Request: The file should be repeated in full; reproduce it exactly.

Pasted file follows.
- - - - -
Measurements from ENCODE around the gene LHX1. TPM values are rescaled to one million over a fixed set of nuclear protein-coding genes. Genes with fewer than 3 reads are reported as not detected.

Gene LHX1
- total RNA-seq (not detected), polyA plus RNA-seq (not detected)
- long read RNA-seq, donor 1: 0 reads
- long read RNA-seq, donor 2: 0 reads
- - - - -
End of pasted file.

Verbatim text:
Measurements from ENCODE around the gene LHX1. TPM values are rescaled to one million over a fixed set of nuclear protein-coding genes. Genes with fewer than 3 reads are reported as not detected.

Gene LHX1
- total RNA-seq (not detected), polyA plus RNA-seq (not detected)
- long read RNA-seq, donor 1: 0 reads
- long read RNA-seq, donor 2: 0 reads